Developing robots that behave like us is one of the holy grails of modern robotics. And although recent advances in AI technology, human mimicking and automation have brought us closer than ever to that goal and gave machines a better sense of how to navigate their surroundings, there is a lot to improve in the way they work and interact with humans.
But fear not! A European initiative founded in 2012, dubbed RoboHow, comes to take up the challenge by creating systems that should help robots learn and share information with each other (even by using actual language), mimicking human learning processes. The aim of the platform is to do away with pre-programming our machines to perform certain tasks, and to teach them how to put information together, use it, and remember it for the future – to “program” themselves.
The German robot PR2 – backed by the RoboHow team – is an example of a machine designed to take advantage of this new approach.
The PR2 is engineered to process written instructions from websites like WikiHow and then physically perform the associated tasks. After being tested in a bar tending setting, the robot is now interested in the kitchen – specifically pancakes. That may seem like a small task, but it requires an intricate framework of prior knowledge of micro-tasks that humans take for granted — such as the amount of pressure required to open a container.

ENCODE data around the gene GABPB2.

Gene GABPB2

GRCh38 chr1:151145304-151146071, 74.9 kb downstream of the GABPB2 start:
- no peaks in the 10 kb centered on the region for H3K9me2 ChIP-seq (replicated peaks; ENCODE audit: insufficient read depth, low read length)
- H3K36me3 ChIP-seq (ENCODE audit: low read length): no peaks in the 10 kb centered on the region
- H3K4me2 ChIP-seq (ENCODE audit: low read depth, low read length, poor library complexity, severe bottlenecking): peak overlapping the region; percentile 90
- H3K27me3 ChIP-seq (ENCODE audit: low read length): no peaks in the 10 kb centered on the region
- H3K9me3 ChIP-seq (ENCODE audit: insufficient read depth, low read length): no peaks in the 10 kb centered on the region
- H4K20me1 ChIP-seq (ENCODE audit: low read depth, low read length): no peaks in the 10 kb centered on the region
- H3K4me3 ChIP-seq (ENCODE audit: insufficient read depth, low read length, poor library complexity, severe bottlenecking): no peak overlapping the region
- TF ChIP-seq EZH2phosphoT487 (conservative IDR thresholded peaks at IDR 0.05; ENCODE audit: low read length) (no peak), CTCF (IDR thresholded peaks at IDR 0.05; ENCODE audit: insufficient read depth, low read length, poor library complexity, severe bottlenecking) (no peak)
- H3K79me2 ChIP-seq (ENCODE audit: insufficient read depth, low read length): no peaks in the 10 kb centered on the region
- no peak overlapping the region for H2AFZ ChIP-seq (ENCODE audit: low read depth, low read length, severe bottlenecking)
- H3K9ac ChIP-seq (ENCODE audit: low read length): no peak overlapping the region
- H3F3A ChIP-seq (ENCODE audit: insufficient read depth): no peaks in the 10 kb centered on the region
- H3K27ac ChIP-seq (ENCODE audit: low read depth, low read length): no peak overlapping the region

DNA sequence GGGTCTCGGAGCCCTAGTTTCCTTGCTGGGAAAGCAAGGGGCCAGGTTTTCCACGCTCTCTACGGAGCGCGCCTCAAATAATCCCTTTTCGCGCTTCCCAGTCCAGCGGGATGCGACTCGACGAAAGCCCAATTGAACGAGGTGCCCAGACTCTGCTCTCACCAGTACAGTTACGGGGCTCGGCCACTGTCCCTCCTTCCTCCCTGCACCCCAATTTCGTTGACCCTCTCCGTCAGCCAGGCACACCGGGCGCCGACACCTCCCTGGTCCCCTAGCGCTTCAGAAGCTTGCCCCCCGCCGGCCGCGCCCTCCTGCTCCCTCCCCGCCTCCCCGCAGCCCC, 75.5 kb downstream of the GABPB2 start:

Ideally, the PR2 would gain that knowledge through experimenting, use it in its environment, and communicate what it has learned to an online database called OpenEase. This would create an open, easily accessible repository of growing knowledge for any robot to tap into and learn from.
MIT Technology Review researchers said they are also considering implementing techniques that would allow robots to learn from observing humans at work, performing certain tasks. One such approach would be studying virtual-reality data after humans have performed such tasks wearing tracking gloves.
The ultimate goal would be creating a set of robots that could adapt to changing environments and instructions and react in an appropriate manner. The biggest barrier is relaying the semiotics of language into algorithm. Bridging that gap would be a giant step forward in developing robots that learn and grow like humans.
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